For skiers aspiring to World Cup starts, a World Championship or Olympic birth, the International Ski Federation’s (FIS) website can be either a glimmer of hope or something to smudge out dreams. The FIS site allows for a query of any single athlete: there you can analyze the full historical record of a skier’s FIS race results. It’s essentially an elite skier’s domestic and international rankings laid bare.
This last year of domestic racing proved it may be time for 25-year-old Alaska Pacific University (APU) skier David Norris to break into the international racing scene. A quick analysis of his recent results on the FIS site reveals a skier steadily becoming one of America’s top-tier skiers.
In January of this year, Norris won his first Super Tour in Lake Placid, N.Y., a freestyle sprint. The next day, he came up huge again, winning the 10 k classic. Three weeks later, Norris capped off the cold months of winter with an American Birkebeiner win.
Despite the uptick in positive results, Norris’s late-season push did not qualify him for U.S. start rights at the Ski Tour Canada. His strong finish to the season, he also placed third in the 50 k classic at U.S. Distance Nationals, makes him a skier to watch this winter. He’s also a mountain runner to watch — Norris won his first-ever Mt. Marathon Race, a storied uphill and downhill running/scrambling race in Seward, Alaska.
FasterSkier interviewed Norris for its latest podcast episode. Norris describes his efforts to heal from a debilitating virus which prevented him from training seriously during the 2013/2014 season and his uncanny ability to pretty much just show up and crush the Mt. Marathon course in record time. He did so even after last year’s Mt. Marathon men’s winner, international trail-running and ski-mo star Kilian Jornet, set a new benchmark.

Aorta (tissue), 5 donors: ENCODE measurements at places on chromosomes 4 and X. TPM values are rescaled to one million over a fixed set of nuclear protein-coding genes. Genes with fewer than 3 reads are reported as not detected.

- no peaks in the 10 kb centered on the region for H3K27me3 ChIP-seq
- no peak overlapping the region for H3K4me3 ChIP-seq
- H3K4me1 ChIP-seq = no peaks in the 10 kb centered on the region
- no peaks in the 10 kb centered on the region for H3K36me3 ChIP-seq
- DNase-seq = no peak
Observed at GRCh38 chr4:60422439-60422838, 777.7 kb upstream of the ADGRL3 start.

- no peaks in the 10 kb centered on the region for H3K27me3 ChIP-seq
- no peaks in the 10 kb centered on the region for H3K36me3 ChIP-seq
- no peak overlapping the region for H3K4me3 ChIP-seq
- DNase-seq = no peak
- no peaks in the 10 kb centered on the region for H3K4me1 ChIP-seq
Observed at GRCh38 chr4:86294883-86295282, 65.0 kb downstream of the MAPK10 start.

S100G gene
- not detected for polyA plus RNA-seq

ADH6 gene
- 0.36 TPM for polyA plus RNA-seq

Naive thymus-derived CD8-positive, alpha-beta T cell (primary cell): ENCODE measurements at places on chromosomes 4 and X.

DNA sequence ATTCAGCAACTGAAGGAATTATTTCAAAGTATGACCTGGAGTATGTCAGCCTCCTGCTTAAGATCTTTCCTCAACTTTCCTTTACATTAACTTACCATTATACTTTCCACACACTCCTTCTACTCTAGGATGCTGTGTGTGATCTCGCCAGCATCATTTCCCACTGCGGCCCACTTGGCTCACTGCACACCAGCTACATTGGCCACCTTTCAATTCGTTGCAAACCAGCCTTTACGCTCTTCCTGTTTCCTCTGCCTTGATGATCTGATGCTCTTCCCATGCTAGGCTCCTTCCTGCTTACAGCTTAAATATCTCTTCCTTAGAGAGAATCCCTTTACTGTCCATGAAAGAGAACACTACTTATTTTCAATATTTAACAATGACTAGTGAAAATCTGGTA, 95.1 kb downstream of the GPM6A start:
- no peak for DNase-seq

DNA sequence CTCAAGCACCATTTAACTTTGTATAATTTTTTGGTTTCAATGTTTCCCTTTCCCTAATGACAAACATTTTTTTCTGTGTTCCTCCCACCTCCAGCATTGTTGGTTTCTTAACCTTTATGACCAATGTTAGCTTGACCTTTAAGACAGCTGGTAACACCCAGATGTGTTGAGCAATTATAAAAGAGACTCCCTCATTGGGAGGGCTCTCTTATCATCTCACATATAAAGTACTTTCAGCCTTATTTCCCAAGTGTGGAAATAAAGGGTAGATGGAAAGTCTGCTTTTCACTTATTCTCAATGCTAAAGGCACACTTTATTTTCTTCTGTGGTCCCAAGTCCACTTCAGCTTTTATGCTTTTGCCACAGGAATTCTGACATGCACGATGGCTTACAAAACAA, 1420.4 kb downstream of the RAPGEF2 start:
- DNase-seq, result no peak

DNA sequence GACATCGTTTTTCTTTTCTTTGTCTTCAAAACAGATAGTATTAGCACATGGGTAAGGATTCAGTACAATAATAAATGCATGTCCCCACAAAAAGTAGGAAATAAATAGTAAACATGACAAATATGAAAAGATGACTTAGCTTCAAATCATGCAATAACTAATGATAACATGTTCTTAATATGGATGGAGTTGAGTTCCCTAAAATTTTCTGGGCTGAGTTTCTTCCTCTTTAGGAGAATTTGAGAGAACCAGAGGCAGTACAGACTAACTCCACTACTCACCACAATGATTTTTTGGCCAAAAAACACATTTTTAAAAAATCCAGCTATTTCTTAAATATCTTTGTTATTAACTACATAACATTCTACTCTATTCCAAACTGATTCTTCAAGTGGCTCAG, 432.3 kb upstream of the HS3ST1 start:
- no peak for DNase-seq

“I did go camp in Seward for a weekend a few weeks before the race. I went to the top only once, but I did a few laps of the lower section, where there’s more, I think there’s more danger, and more importance on knowing the specific route you want to take. So I practiced that a few times,” Norris said of his less than hyper-detailed study of the Mt. Marathon course.
What is clear is that Norris is a quick study, calculated risk taker and able to harness his serious lung power when it’s on the line.
For the full podcast interview click the play arrow below.
Jason lives in Bend, Ore., and can often be seen chasing his two boys around town. He’s a self-proclaimed audio geek. That all started back in the early 1990s when he convinced a naive public radio editor he should report a story from Alaska’s, Ruth Gorge. Now, Jason’s common companion is his field-recording gear.